The record name must match the object name, for example:

Object Name: SchedulerEvent => Record Name: SchedulerEvent Name

Press the “Save” button.

After the object is created, open the "Fields & Relationships" tab. Press the "New" button.

  • Start Date

Select "Date/Time" as the Data Type and press the "Next" button.

Name it "Start Date". It stores the JSON-serialized Task properties.

Press the "Next" button (accepting all default settings) until the "Save & New" button is available.

  • End Date

Create the "End Date" field. Select "Date/Time" as the Data Type.

Press the "Next" button (accepting all default settings) until the "Save & New" button is available.

  • Text

Create a "Text" field. Select "Text" as the Data Type.

Press the "Next" button (accepting all default settings) until the "Save" button is available.

In the end it should look like this:

Step 5. Creating a Lightning Web Component

To create a Lightning Web Component, run the command:

$ sfdx lightning generate component --type lwc -n scheduler -d force-app/main/default/lwc
target dir = C:\Users\User\source\salesforce\scheduler-salesforce-app\force-app\main\default\lwc
   create force-app\main\default\lwc\scheduler\scheduler.js
   create force-app\main\default\lwc\scheduler\scheduler.html
   create force-app\main\default\lwc\scheduler\__tests__\scheduler.test.js
   create force-app\main\default\lwc\scheduler\scheduler.js-meta.xml

Change the component definition in scheduler.js-meta.xml to expose it in the Lightning App Builder:


<?xml version="1.0" encoding="UTF-8"?>
<LightningComponentBundle xmlns="http://soap.sforce.com/2006/04/metadata">
        <targetConfig targets="lightning__AppPage">
            <property name="height" label="Height" type="Integer" default="800" />

Open scheduler.html and add the following code into it:


    <div class="thescheduler" lwc:dom="manual" style='width: 100%;'></div>

Open scheduler.js and add the following code into it:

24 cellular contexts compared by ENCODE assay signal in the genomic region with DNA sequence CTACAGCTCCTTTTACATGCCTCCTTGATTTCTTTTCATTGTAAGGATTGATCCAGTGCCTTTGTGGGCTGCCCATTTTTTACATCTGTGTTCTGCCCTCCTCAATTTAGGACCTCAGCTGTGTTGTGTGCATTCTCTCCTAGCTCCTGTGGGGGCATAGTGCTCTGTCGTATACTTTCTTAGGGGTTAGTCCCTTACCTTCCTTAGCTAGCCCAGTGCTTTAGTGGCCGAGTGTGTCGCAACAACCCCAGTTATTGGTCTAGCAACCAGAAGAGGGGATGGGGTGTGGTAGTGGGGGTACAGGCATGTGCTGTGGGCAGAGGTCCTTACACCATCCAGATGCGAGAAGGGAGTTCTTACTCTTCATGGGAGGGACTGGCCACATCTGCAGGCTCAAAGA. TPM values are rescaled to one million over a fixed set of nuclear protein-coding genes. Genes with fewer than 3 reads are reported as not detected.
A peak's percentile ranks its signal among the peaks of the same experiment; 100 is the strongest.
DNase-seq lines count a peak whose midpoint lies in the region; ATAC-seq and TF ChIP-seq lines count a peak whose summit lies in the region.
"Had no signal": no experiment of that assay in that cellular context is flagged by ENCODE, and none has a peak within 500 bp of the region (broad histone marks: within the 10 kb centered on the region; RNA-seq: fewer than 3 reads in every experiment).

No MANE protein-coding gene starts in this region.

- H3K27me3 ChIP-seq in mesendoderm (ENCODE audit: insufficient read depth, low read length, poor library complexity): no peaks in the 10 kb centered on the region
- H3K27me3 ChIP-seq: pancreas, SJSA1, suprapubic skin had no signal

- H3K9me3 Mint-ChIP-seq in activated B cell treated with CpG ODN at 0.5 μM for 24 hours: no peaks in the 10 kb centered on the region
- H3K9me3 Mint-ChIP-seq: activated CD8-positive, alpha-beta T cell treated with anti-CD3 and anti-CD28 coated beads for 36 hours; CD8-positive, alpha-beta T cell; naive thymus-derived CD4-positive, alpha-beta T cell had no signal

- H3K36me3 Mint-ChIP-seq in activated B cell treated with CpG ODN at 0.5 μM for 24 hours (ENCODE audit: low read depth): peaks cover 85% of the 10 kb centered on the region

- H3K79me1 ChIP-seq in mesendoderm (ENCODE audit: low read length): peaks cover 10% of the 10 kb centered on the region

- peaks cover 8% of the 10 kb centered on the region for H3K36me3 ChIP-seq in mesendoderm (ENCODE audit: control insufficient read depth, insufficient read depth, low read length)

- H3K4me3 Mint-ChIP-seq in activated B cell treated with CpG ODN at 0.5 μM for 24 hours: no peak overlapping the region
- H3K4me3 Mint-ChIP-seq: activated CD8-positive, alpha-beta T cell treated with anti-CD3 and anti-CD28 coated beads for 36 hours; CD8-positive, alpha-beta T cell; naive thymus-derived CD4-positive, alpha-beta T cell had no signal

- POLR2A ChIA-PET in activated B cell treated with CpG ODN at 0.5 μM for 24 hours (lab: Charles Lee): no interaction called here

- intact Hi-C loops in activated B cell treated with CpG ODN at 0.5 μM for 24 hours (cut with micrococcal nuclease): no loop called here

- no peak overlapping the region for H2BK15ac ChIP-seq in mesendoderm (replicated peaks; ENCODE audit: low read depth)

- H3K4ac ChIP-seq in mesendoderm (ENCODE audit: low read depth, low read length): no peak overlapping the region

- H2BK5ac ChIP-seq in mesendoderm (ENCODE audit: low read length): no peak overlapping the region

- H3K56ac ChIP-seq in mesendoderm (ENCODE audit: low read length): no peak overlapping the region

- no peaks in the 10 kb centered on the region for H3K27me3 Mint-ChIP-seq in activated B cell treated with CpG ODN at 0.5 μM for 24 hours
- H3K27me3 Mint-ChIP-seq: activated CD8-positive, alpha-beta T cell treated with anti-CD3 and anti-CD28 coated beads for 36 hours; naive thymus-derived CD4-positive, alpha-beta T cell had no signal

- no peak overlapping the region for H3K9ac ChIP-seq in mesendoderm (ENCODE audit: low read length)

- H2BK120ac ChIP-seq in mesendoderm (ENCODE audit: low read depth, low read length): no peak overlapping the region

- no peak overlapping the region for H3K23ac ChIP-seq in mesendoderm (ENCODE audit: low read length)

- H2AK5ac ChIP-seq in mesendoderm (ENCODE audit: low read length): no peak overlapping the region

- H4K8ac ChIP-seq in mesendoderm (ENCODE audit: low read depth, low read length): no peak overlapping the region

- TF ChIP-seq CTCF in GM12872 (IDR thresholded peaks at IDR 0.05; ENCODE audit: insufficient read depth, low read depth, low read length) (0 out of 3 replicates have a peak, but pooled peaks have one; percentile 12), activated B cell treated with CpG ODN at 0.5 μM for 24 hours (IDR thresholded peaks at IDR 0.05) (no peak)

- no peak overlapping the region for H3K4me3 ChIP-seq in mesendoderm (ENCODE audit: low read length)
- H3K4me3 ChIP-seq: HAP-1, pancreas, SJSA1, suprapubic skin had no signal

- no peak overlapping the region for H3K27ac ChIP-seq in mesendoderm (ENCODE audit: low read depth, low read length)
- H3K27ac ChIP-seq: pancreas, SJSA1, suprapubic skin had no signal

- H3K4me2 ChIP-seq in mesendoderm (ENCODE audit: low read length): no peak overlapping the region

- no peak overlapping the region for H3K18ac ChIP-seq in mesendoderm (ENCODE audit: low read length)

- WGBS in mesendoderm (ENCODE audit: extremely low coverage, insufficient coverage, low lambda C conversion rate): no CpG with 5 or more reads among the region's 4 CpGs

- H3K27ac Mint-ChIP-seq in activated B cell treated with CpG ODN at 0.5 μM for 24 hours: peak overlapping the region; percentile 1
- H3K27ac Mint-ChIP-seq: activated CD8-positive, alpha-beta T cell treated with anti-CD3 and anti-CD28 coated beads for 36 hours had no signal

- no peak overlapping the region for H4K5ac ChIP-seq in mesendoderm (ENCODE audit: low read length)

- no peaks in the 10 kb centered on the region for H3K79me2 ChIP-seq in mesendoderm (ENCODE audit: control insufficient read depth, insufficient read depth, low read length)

/* eslint-disable guard-for-in */
/* eslint-disable no-undef */
import { LightningElement, api } from "lwc";
import { ShowToastEvent } from "lightning/platformShowToastEvent";
import { loadStyle, loadScript } from "lightning/platformResourceLoader";
import { createRecord, updateRecord, deleteRecord } from "lightning/uiRecordApi";
// Static resources
import SchedulerFiles from "@salesforce/resourceUrl/dhtmlxscheduler";
// Controllers
import getEvents from "@salesforce/apex/SchedulerData.getEvents";
function unwrap(fromSF) {
    const data = fromSF.events.map((a) => ({
        id: a.Id,
        info: a.Name,
        start_date: a.Start_Date__c,
        end_date: a.End_Date__c,
        text: a.Text__c,
    return { data };
export default class SchedulerView extends LightningElement {
    static delegatesFocus = true;
    @api height;
    schedulerInitialized = false;
    renderedCallback() {
        if (this.schedulerInitialized) {
        this.schedulerInitialized = true;
            loadScript(this, SchedulerFiles + "/dhtmlxscheduler.js"),
            loadStyle(this, SchedulerFiles + "/dhtmlxscheduler.css")
            .then(() => {
            .catch((error) => {
                    new ShowToastEvent({
                        title: "Error loading scheduler",
                        message: error.message,
                        variant: "error"
    initializeUI() {
        const root = this.template.querySelector(".thescheduler");
        root.style.height = this.height + "px";
        const scheduler = window.Scheduler.getSchedulerInstance();
        scheduler.templates.parse_date = (date) => new Date(date);
        scheduler.templates.format_date = (date) => date.toISOString();
        scheduler.config.header = [
        scheduler.init(root, new Date(), "week");
        getEvents().then((d) => {
            const chartData = unwrap(d);
                events: chartData.data,
        ///↓↓↓ saving changes back to SF backend ↓↓↓
        scheduler.createDataProcessor(function (entity, action, data, id) {
            switch (action) {
                case "create":